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Wallace v. Berryhill

United States District Court, W.D. Oklahoma

March 9, 2018

MICHAEL WALLACE, Plaintiff,
v.
NANCY A. BERRYHILL, Acting Commissioner of Social Security, Defendant.

          REPORT AND RECOMMENDATION

          CHARLES B. GOODWIN UNITED STATES MAGISTRATE JUDGE.

         Plaintiff Michael Floyd Wallace brings this action pursuant to 42 U.S.C. § 405(g) for judicial review of the final decision of the Commissioner of the Social Security Administration (“SSA”) denying Plaintiff's application for disability insurance benefits (“DIB”) under Title II of the Social Security Act, 42 U.S.C. §§ 401-434. Chief United States District Judge Joe Heaton has referred this matter to the undersigned Magistrate Judge for initial proceedings consistent with 28 U.S.C. § 636(b) and Rule 72(b) of the Federal Rules of Civil Procedure. The Commissioner has answered and filed the administrative record (Doc. No. 10, hereinafter “R.”).[1] The parties have briefed their positions and the case is now ready for decision. For the reasons set forth below, it is recommended that the Commissioner's decision be reversed and remanded for further proceedings.

         PROCEDURAL HISTORY

         Plaintiff protectively filed his DIB application on April 28, 2013, alleging a disability onset date of August 6, 2001. R. 11, 131-33, 181. Following denial of his application initially and on reconsideration, a hearing was held before an Administrative Law Judge (“ALJ”) on July 29, 2015. R. 28-61, 62, 68. In addition to Plaintiff, a vocational expert (“VE”) testified at the hearing. See R. 11, 22, 47-60. The ALJ issued an unfavorable decision on September 24, 2015. R. 8, 13-23. The SSA Appeals Council denied Plaintiff's request for review, making the ALJ's unfavorable decision the final decision of the Commissioner. R. 1-4; see also 20 C.F.R. § 404.981. This action for judicial review followed.

         ADMINISTRATIVE DECISION

         As relevant here, a person is “disabled” within the meaning of the Social Security Act if he or she is “unable to engage in any substantial gainful activity by reason of any medically determinable physical or mental impairment . . . which has lasted or can be expected to last for a continuous period of not less than twelve months.” 42 U.S.C. § 1382c(a)(3)(A). In order to award benefits on a DIB application, the claimant must establish disability on or before his or her date last insured, rather than at some later date.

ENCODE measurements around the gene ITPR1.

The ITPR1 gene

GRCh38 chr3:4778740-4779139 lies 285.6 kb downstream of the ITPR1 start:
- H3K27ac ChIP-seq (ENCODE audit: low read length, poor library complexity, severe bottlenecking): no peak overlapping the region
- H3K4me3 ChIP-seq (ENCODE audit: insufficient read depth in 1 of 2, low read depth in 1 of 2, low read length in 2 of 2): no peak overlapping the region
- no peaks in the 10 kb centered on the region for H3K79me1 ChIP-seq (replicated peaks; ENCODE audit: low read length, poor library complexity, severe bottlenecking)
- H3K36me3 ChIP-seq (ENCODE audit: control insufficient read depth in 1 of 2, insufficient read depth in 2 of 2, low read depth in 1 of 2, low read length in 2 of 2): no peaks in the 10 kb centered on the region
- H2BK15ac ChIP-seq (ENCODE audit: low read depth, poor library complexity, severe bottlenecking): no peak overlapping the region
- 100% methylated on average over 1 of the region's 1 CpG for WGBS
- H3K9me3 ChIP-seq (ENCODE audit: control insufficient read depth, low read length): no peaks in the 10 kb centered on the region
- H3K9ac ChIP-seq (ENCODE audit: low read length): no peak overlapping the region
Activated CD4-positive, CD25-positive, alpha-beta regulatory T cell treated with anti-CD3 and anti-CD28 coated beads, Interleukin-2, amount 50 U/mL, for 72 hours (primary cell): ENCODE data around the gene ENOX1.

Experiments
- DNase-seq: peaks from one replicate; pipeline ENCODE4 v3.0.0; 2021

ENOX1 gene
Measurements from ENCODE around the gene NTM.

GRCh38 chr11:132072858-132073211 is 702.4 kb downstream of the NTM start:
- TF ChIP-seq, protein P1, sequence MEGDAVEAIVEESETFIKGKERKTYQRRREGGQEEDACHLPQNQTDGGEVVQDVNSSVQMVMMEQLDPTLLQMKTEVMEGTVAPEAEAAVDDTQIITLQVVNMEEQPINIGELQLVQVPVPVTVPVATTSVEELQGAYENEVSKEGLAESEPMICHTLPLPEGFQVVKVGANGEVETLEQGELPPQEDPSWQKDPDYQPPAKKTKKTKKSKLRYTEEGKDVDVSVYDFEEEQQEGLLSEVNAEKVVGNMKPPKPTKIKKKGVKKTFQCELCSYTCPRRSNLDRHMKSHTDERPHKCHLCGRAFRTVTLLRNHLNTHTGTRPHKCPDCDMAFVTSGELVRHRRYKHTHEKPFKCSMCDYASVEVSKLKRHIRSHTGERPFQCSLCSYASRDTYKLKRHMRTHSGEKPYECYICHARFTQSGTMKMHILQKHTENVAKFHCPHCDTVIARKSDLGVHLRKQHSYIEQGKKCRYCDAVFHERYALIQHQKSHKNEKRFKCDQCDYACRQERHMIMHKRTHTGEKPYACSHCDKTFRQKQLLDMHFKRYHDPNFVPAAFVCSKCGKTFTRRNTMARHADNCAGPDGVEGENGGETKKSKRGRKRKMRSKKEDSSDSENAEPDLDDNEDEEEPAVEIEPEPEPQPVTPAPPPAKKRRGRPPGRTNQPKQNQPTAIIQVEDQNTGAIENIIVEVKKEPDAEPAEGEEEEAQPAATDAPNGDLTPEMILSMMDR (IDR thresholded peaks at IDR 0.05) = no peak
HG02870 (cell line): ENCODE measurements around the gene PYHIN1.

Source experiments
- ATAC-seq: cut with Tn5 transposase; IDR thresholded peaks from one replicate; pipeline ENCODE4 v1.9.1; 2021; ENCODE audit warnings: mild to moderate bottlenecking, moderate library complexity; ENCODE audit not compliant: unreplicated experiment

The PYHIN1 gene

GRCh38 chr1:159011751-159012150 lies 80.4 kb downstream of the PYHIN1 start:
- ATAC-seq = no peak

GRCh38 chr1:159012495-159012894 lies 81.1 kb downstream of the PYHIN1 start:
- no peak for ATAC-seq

20 C.F.R. § 404.131; Wilson v. Astrue, 602 F.3d 1136, 1139 (10th Cir. 2010). The ALJ determined that Plaintiff last met the insured status requirements of the Social Security Act on December 31, 2005. R. 11, 13. Therefore, the period under consideration is August 6, 2001, the alleged onset date, through December 31, 2005, his date last insured. R. 11.

         The Commissioner uses a five-step sequential evaluation process to determine entitlement to disability benefits. See Wall v. Astrue, 561 F.3d 1048, 1052 (10th Cir. 2009); 20 C.F.R. §§ 404.1520, 416.920. At step one, the ALJ found that Plaintiff had not engaged in substantial gainful activity during the period from August 6, 2001, through December 31, 2005. R. 13. At step two, the ALJ determined that Plaintiff had the severe impairments of dysfunction of major joints and osteoarthrosis and allied disorders. R. 13. At step three, the ALJ determined that Plaintiff's impairments did not meet or equal any of the presumptively disabling impairments listed in 20 C.F.R. Part 404, Subpart P, Appendix 1. R. 14.